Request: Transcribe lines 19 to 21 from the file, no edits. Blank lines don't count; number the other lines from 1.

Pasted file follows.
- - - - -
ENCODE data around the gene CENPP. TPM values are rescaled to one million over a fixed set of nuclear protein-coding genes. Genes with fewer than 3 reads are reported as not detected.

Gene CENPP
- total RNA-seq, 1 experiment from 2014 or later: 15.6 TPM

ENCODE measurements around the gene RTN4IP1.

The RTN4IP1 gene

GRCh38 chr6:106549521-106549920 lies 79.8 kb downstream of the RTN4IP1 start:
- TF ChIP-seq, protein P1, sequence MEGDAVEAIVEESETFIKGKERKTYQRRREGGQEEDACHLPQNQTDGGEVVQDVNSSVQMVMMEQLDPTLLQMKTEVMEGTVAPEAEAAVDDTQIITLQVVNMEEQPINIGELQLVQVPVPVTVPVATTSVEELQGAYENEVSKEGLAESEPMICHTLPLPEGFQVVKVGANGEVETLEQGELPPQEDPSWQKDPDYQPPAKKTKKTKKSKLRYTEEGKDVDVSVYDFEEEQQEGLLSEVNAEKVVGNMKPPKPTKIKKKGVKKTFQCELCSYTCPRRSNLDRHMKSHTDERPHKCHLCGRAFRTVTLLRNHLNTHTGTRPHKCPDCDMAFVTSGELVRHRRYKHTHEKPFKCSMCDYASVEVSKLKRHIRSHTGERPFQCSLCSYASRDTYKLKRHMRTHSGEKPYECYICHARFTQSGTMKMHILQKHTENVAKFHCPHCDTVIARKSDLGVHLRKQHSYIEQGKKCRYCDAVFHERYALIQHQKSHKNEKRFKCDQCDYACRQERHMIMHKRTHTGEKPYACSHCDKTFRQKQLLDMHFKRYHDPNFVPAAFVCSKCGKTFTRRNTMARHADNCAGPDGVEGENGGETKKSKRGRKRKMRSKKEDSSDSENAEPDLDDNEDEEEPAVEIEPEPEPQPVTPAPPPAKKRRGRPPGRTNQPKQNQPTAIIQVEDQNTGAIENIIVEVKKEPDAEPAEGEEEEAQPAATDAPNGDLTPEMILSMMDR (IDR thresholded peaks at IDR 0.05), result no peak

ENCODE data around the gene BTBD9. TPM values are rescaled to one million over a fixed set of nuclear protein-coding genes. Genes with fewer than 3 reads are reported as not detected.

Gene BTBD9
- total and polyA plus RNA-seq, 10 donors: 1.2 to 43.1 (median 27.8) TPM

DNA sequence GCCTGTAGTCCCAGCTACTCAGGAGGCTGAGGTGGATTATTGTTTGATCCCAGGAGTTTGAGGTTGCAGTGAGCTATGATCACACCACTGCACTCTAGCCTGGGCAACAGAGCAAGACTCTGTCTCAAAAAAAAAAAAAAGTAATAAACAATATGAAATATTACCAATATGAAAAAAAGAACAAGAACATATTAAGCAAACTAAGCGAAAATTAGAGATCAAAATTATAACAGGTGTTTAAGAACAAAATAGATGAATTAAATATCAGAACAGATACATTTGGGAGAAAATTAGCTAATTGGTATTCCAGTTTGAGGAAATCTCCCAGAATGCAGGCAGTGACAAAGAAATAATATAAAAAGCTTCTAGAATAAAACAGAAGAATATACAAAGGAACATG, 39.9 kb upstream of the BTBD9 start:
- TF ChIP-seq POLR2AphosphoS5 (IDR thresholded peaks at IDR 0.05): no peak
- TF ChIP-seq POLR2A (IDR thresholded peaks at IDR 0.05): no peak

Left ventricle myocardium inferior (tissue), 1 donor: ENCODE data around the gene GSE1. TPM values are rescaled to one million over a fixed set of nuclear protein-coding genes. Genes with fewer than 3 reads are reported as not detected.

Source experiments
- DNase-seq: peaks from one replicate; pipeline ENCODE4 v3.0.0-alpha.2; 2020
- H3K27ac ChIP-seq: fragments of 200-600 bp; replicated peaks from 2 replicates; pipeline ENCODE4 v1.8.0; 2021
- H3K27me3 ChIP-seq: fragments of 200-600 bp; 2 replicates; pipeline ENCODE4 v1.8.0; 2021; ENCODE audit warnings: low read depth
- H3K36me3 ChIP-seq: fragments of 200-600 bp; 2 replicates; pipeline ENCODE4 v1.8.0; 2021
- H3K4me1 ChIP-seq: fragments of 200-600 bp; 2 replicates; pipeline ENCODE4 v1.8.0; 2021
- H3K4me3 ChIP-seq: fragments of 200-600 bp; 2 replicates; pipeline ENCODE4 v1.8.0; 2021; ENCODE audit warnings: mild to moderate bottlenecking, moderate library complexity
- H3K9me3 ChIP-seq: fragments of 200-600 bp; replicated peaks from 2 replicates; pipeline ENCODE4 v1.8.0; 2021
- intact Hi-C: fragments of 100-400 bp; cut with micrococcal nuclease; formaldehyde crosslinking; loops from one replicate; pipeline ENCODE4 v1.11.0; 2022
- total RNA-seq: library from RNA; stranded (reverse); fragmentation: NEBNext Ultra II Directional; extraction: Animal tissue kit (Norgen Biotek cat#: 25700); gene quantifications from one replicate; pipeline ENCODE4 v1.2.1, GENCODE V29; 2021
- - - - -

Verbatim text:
- H3K36me3 ChIP-seq: fragments of 200-600 bp; 2 replicates; pipeline ENCODE4 v1.8.0; 2021
- H3K4me1 ChIP-seq: fragments of 200-600 bp; 2 replicates; pipeline ENCODE4 v1.8.0; 2021
- H3K4me3 ChIP-seq: fragments of 200-600 bp; 2 replicates; pipeline ENCODE4 v1.8.0; 2021; ENCODE audit warnings: mild to moderate bottlenecking, moderate library complexity